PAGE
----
Social Mobility in Early Adulthood

There are two types of mobility that play important roles in the lives of young adults, geographic and social. Geographic mobility means going from one place to another. This is done more often for vocational than for social reasons. How it affects young adults will be explained in the following chapter in the discussion of vocational adjustments.

Social mobility means moving from one social group to another. This may be horizontal – moving to another social group on the same level – or vertical – moving to a social group above or below the group at the present level. Most young adults want to be upwardly mobile; few are satisfied to move from one social group to another on the same level; and even fewer are content to move down on the social scale. Geographic mobility almost always accompanies social mobility.

Part of the American dream of today is to have a better education, a better social and economic status, and more material possessions than one’s predecessors. Stated simply, people want to move up the social ladder. This they want not only for themselves but also for their children.

The desire to move up the social ladder is especially strong among young adults who discovered, during adolescence, that those who were most popular and who held most of the leadership roles came from the higher socioeconomic groups. They believe that if they, too, can climb up the social ladder the chances of greater popularity and more leadership roles for themselves and for all members of their families will be increased.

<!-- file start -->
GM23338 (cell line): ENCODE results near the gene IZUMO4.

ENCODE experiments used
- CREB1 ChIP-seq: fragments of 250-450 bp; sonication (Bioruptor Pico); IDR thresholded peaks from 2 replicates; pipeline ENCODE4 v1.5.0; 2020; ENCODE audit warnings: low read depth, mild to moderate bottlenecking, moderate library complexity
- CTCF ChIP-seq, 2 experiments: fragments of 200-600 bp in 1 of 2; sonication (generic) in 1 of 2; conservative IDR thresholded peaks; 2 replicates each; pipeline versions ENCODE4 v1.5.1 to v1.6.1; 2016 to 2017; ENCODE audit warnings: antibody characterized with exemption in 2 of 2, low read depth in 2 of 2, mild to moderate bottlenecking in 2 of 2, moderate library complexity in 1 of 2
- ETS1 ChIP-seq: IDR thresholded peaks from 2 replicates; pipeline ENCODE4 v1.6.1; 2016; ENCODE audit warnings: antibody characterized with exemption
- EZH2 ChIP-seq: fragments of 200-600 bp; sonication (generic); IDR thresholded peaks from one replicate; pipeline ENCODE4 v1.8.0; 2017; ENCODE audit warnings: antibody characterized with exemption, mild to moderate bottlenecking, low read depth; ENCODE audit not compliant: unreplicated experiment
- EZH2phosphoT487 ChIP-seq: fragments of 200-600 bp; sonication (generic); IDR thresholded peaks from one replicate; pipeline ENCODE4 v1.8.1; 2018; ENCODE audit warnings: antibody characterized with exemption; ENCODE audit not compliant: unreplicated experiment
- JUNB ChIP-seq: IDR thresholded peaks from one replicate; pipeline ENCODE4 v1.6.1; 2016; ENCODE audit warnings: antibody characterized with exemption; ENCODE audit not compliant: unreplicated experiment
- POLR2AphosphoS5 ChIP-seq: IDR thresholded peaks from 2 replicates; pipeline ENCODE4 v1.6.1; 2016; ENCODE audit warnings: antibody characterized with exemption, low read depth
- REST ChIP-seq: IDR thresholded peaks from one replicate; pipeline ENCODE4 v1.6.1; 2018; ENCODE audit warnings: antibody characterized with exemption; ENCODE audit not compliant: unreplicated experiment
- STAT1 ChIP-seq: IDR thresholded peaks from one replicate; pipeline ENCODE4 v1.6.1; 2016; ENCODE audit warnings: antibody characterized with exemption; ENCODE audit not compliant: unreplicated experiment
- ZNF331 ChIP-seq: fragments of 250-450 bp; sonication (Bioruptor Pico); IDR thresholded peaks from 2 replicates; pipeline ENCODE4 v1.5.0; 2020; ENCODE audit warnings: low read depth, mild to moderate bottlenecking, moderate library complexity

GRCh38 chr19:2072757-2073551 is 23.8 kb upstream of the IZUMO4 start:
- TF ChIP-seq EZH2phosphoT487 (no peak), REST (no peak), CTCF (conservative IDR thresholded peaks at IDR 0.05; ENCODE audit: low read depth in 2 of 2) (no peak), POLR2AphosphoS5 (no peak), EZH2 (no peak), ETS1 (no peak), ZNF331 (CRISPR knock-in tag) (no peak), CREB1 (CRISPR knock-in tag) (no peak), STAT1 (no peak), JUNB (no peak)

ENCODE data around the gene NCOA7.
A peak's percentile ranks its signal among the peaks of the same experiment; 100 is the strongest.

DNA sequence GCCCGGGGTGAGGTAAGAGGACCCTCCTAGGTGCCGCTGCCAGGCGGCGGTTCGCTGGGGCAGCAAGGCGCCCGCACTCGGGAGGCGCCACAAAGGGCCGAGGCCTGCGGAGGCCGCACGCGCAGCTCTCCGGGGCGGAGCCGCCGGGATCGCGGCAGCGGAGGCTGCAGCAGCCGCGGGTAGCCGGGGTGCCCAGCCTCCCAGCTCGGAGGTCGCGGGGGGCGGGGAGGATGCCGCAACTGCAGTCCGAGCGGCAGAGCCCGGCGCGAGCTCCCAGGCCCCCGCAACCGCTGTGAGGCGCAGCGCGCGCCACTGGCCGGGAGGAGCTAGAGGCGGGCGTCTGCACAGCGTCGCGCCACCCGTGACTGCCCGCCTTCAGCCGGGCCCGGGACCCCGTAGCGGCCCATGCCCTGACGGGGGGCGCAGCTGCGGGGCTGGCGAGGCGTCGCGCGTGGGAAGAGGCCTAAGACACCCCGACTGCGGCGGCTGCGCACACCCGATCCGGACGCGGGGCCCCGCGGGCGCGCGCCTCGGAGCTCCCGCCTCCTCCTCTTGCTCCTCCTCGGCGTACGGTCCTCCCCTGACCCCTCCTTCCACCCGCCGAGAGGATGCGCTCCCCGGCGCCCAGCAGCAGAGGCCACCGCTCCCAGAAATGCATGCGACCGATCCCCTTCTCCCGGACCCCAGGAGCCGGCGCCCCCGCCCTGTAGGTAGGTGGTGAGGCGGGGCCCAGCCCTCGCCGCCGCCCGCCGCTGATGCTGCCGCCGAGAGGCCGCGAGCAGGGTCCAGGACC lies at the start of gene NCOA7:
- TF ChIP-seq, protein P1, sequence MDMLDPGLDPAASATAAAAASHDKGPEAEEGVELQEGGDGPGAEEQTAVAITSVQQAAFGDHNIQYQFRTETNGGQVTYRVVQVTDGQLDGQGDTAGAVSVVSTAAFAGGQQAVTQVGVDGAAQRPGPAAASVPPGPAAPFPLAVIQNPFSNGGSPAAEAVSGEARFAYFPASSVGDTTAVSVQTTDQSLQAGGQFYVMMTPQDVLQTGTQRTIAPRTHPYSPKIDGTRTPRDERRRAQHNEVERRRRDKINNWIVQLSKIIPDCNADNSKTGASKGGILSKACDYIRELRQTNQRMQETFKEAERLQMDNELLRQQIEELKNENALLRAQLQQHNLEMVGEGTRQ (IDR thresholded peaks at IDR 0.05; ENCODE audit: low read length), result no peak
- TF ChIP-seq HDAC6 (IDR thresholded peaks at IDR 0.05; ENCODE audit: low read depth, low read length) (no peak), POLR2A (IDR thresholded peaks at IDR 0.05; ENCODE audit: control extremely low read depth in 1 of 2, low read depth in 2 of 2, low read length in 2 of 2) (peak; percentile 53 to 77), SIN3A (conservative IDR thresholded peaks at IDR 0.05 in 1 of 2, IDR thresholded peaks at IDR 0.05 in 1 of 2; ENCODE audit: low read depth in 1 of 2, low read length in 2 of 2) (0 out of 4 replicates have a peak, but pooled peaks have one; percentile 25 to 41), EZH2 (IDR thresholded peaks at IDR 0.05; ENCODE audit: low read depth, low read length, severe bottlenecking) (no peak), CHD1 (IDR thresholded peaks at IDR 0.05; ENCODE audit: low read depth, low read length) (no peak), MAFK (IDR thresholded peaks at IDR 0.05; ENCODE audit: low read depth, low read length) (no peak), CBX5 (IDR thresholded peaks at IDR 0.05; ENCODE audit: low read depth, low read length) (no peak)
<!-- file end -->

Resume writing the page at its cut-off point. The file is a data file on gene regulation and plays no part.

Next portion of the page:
Because men and women usually achieve their highest social and economic status in middle adulthood, from thirty years of age on, young adults are motivated to do all they can to rise above their present status as rapidly as possible. The most important conditions leading to upward social mobility in early adulthood are given in below:

Conditions Facilitating Upward Social Mobility
  • A high level of education, which lays the foundation for success in business or a profession and brings the individual into contact with higher-status people.
  • Marriage to a higher-status person
  • Family “pull” in the vocational world
  • Acceptance and adoption of the customs, values, and symbols of a higher-status group
  • Money, either inherited or earned, with which to buy a better home in a better neighborhood and other material possessions that proclaim high status.
  • Transfer of membership to a higher-status church
  • Active participation in prestigious community affairs
  • Graduation from a prestigious school or college
  • Membership in one or more exclusive community clubs

In general, men rise on the social ladder mainly by their own efforts while women rise mainly through their marriages to upper-status men or those who are able to advance through their own efforts and achievements. Physical attractiveness is a new greater asset in social mobility for women than education while the reverse is true for men. First-borns, especially boys, are most likely to be given opportunities to rise above the status of their families. As Altus has pointed out, firstborns are given, “greater opportunities for education which makes rise on the social ladder possible”.